About halfway in, Bali photo tour leader David Lazar and I asked our brilliant guide, Pande Sura, to go back to the SUV and pick us up round at the other entrance/exit, as only makes sense if the group is to make the full trek. From start to finish, including photography, the trek takes about 90 minutes, finishing off with by crossing a bamboo bridge over the river that feeds the canal that feeds the bamboo pipes that feed the rice.

On the other side of the Tenganan rice terraces, about a 30-minute drive, are the last remaining villages of Bali’s original inhabitants, the Bali Aga. The main village is definitely a tourist stop, but again little visited in the off season and certainly worthy of a visit, especially for photographers.

Bali Aga in ceremonial dress

Lazar found several interesting exterior sets among the ancient temples, and the interior/exteriors of the houses, most of which double as ‘shops’, offer a fantastic array of rich backgrounds for ambitious low-light portraitists. Since the Bali Aga these days don’t normally walk around in their traditional finery, we knew to make the most of it we’d need to hire some local models to spend some time with us, the shoots to be arranged of course by David and his Bali sidekick, Indonesian master Rarindra Prakarsa. Pande found us a gentlemen whose teenagers just happened to fit the bill, and they will be our models here come the first tour. Plus whatever our intrepid photographer guests can discover on their own! Like the beautiful Bali Aga pictured below.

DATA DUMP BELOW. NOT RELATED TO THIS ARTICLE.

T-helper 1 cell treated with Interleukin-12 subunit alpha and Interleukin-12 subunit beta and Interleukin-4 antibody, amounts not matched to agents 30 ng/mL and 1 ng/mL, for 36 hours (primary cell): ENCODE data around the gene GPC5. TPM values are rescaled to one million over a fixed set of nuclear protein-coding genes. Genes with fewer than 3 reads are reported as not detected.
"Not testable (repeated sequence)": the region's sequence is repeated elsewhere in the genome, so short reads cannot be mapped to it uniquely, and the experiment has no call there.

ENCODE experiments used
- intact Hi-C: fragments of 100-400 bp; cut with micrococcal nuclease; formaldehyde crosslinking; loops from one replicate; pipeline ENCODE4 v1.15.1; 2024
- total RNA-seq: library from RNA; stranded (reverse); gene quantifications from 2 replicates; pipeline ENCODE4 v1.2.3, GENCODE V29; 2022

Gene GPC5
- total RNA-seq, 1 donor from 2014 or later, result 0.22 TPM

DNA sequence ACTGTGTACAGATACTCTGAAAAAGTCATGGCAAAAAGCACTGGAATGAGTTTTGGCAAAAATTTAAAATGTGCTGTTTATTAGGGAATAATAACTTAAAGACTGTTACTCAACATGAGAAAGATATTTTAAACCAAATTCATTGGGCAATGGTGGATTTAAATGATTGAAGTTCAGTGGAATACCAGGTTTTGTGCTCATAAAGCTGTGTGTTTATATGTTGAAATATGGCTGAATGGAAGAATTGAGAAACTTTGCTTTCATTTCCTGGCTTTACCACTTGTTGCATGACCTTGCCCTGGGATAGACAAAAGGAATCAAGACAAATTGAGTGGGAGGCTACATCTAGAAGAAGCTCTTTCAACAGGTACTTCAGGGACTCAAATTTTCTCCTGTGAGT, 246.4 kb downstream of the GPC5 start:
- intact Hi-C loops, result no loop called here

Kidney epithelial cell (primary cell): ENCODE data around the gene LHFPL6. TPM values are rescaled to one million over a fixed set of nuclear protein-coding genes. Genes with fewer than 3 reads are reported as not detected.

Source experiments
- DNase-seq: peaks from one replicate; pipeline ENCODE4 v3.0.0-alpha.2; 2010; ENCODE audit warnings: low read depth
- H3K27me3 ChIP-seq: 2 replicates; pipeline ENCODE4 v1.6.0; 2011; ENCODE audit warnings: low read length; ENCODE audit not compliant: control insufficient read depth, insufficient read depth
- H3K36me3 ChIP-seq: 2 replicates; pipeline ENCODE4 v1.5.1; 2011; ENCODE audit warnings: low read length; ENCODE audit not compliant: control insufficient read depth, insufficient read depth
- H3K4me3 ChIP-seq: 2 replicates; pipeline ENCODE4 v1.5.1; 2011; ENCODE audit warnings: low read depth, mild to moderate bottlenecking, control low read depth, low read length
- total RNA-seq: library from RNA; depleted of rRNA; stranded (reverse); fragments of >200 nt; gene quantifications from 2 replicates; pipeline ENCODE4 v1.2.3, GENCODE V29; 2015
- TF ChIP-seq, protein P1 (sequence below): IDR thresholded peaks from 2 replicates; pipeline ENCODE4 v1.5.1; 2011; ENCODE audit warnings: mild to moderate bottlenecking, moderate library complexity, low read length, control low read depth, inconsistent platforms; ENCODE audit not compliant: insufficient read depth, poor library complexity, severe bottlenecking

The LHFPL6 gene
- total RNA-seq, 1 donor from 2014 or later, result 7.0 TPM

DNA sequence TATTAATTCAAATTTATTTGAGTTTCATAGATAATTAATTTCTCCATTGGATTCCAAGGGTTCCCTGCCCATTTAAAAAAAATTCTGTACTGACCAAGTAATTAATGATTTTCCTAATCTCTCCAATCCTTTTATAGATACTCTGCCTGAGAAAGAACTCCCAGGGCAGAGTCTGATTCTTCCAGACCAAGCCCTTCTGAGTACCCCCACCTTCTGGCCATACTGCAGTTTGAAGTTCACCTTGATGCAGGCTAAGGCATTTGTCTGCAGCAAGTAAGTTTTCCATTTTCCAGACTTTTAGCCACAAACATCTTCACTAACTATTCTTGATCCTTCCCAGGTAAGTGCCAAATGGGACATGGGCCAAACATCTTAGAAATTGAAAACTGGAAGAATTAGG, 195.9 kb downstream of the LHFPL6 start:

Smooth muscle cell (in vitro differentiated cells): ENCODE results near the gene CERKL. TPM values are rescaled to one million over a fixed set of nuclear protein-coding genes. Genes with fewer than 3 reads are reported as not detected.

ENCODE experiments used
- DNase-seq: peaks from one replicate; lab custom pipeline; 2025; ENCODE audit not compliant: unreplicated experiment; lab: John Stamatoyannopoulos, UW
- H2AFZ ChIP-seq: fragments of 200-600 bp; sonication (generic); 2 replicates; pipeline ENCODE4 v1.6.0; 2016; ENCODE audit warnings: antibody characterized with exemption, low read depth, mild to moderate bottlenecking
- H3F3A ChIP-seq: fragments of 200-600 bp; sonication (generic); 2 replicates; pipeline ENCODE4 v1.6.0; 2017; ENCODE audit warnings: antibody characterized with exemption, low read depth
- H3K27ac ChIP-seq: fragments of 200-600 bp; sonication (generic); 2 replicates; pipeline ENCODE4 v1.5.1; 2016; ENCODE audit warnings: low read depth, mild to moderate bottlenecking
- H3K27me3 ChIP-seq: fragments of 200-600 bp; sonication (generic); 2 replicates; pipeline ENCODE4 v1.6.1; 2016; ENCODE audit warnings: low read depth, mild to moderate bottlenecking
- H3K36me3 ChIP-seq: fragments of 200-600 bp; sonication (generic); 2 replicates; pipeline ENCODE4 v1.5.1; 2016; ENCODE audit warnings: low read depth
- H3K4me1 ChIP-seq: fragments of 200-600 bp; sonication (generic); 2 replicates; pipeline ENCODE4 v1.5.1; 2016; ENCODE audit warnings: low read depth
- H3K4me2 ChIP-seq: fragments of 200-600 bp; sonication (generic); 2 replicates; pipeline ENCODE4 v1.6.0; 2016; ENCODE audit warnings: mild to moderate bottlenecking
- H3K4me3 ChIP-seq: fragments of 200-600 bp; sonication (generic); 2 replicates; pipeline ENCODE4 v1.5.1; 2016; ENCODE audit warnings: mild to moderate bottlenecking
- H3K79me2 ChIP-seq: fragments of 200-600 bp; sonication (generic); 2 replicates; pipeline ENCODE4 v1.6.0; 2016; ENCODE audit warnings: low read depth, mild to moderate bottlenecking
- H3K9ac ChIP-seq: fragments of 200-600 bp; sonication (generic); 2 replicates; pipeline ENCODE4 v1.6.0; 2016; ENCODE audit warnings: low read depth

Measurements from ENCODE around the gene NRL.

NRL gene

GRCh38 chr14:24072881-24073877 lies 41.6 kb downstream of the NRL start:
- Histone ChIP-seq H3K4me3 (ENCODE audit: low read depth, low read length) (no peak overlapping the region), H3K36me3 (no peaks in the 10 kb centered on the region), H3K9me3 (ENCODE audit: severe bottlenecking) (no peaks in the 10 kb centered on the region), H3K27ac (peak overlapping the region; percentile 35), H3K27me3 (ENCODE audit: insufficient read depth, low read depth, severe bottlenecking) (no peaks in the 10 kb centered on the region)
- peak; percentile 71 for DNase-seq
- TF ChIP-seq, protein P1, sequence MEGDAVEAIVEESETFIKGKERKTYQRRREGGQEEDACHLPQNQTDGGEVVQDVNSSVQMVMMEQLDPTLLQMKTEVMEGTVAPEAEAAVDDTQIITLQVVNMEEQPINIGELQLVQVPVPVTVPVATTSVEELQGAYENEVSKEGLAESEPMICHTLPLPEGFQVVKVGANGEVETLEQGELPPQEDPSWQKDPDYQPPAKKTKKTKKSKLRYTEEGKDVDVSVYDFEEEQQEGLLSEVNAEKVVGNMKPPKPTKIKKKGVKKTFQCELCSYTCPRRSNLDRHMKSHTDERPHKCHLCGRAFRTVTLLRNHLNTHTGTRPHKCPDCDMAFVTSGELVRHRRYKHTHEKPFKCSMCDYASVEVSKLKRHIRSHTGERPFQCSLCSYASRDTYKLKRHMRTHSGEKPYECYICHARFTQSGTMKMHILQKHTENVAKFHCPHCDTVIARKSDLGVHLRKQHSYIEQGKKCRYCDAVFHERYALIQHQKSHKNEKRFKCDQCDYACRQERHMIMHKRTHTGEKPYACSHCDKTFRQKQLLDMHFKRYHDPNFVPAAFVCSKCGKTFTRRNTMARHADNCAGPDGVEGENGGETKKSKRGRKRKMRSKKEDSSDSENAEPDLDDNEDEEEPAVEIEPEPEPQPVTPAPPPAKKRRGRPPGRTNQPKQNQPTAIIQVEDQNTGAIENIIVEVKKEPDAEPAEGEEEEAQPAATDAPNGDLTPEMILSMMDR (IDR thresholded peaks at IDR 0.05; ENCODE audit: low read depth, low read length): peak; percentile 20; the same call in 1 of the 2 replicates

Bali Aga beauty on Bali

The next Bali Aga village thankfully had no tourist shops, but it did have a fantastic jungle temple which we hoped to use as a set. Unfortunately, it’s off limits to foreigners, with no special arrangements possible. Fortunately, the Bali Aga wedding reception we ran into, was not.

The house was festooned with Bali Aga wedding regalia, which we stopped to admire and possibly use part of as background for the young lad hanging out in front. While David cajoled the lad to pose with his requisite travel portraitist’s charm, the owner of the house, father of the bride, invited us in. As it turned out the wedding was long over and most of the 400 guests had departed the reception. Happily for me, there was still several tons of food left. Happily for David, there were several fetching young Bali Aga ladies left, and they were thrilled to pose for the dashing young photographer! So we both did what we do best.